The Weight of Stigma

How Attitudes and Stereotypes About Weight Affect Us All

More than two in three adults in the United States are living with overweight or obesity (1). Even as overweight and obesity have become increasingly common worldwide, harmful attitudes about weight and shape remain pervasive. These negative weight-related stereotypes and the resulting discrimination against those who are overweight are known as weight stigma (2).

What is weight stigma?

Weight stigma places the blame for overweight and obesity on the individual, rather than the biological and cultural forces that contribute to the global rise of obesity (3). For example, a common stereotype about people who are overweight is that they are lazy, suggesting that being overweight is their fault for not exercising enough. In reality, many people who are overweight live active lifestyles, and their weight is more a reflection of genetics than their activity level. Another common weight-related stereotype attributes obesity to consuming high-fat, high-sugar, processed foods. While choosing to eat these foods can certainly contribute to weight gain, it is also important to consider the role the fast food industry plays by engineering and advertising these super-tasty foods.

Weight stigma is a combination of three factors: stigma beliefs, stigma experiences, and internalized stigma.

Stigma beliefs are the widespread negative attitudes about weight and shape. Although not everyone accepts the widespread negative attitudes about people who are overweight, most of us are aware that these beliefs are prevalent in our culture. All of us are subjected to media messages telling us that it is good to be thin and bad to be "fat." Some of these media messages are overt and obvious, such as in advertisements for fad diets that celebrate extreme weight loss, or when a character's weight is portrayed comedically (such as "Fat Amy" in the Pitch Perfect movie series). Other media messages are more implicit and subtle, like when villainous movie characters are depicted as overweight (such as Ursula from Disney's The Little Mermaid). In addition to anti-overweight bias in the media, many of us encounter weight stigma in the way our loved ones talk about health, even when good-intentioned. For instance, parents might tell their children that they need to avoid eating junk food, or else they will gain weight. This sends the message that gaining weight is something they should be afraid of, and teaches them that people who are overweight made unhealthy choices.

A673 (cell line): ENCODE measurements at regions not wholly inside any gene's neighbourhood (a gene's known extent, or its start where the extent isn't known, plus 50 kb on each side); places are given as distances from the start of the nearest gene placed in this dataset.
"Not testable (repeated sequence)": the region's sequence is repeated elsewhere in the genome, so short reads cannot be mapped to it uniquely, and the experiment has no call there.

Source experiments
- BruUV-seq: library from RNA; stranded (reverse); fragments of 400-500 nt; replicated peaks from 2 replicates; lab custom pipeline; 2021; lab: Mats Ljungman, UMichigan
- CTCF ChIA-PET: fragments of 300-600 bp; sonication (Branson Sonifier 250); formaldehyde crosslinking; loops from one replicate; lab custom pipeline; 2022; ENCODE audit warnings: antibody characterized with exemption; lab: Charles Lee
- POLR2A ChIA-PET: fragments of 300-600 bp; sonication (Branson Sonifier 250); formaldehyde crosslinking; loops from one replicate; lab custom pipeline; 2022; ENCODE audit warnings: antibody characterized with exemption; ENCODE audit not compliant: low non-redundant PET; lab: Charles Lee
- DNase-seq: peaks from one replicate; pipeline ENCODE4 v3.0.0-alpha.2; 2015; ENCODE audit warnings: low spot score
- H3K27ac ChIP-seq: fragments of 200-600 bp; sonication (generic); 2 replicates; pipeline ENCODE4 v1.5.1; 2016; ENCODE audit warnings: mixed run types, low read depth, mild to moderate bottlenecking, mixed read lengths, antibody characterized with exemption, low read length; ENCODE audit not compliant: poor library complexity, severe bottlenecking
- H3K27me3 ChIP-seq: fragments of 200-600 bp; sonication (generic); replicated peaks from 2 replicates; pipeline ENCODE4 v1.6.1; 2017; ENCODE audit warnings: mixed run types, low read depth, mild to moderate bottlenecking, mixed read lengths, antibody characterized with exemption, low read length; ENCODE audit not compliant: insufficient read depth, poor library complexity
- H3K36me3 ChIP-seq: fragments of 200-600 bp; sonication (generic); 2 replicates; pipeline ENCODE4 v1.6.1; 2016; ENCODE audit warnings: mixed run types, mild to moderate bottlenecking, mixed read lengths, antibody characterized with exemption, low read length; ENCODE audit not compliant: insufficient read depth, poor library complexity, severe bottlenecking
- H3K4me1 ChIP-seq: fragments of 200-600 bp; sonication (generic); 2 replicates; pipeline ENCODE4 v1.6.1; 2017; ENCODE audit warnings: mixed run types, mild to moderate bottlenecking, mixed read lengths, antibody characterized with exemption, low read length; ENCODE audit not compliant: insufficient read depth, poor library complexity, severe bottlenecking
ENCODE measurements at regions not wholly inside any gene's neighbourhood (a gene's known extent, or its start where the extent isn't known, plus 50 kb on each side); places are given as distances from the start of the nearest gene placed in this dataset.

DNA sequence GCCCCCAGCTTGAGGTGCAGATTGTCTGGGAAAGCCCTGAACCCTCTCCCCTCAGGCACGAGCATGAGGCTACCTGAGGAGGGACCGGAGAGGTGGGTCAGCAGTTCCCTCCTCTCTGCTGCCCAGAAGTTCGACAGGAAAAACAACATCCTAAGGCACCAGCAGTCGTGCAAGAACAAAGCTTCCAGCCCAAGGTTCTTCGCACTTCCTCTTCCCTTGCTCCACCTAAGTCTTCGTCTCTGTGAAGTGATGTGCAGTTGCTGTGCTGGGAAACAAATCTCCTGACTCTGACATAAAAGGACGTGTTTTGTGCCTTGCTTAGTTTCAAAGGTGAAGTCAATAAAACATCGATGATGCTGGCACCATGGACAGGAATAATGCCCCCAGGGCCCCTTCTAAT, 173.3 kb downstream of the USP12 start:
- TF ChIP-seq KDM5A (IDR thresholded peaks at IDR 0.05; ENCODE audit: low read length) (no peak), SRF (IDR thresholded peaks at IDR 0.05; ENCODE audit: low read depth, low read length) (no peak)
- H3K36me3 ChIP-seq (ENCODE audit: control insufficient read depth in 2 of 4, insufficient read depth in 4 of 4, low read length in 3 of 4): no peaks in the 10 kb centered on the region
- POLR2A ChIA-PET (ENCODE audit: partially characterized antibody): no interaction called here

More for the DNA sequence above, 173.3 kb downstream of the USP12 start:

Stigma experiences encompass weight-related harassment and discrimination. Due to stigma beliefs about weight and shape, individuals who are overweight often experience criticism from family and friends, public shaming, and even maltreatment from medical professionals due to their weight (2). Children and teens who are overweight are often bullied at school, resulting in social isolation (4). These experiences can shape a person's future behavior, as they try to avoid further stigmatization.

Internalized stigma occurs when a person accepts a stigmatizing belief about weight and applies it to their own self-image (5). Internalized weight stigma is more than just poor body image; it involves attributing one's own weight or shape to personality traits like laziness or impulsivity. For example, someone who internalizes the stereotype that people who are overweight are lazy might start to thing, "I'm overweight because I'm lazy." Since all of us are exposed to weight stigma beliefs, it is possible for anyone of any weight or shape to internalize weight stigma if they believe themselves to be overweight -- regardless of whether anyone else would consider them overweight.

Weight Stigma and Health

There is a widespread misconception that weight stigma is "good for us" -- that a fear of being overweight encourages people to live healthy lifestyles. On the contrary, research has consistently demonstrated that weight-related stigmatizing experiences and internalized weight stigma are associated with poor mental and physical health outcomes (6-9). Weight-related teasing and harassment leave individuals at higher risk for depression, anxiety, and poor self-esteem (10). Additionally, weight stigma is a risk factor for disordered eating behaviors such as binge eating (6,7). And despite the belief that weight stigma might motivate someone to be more physically active, weight stigma is associated with exercise avoidance (11,12), likely due to embarrassment about one's physical abilities or the way one looks while they are working out. Individuals who have experienced stigmatizing comments or treatment from medical professionals may be reluctant to seek medical care when they need it, for fear of being ridiculed for their weight or being blamed for their health problems (2).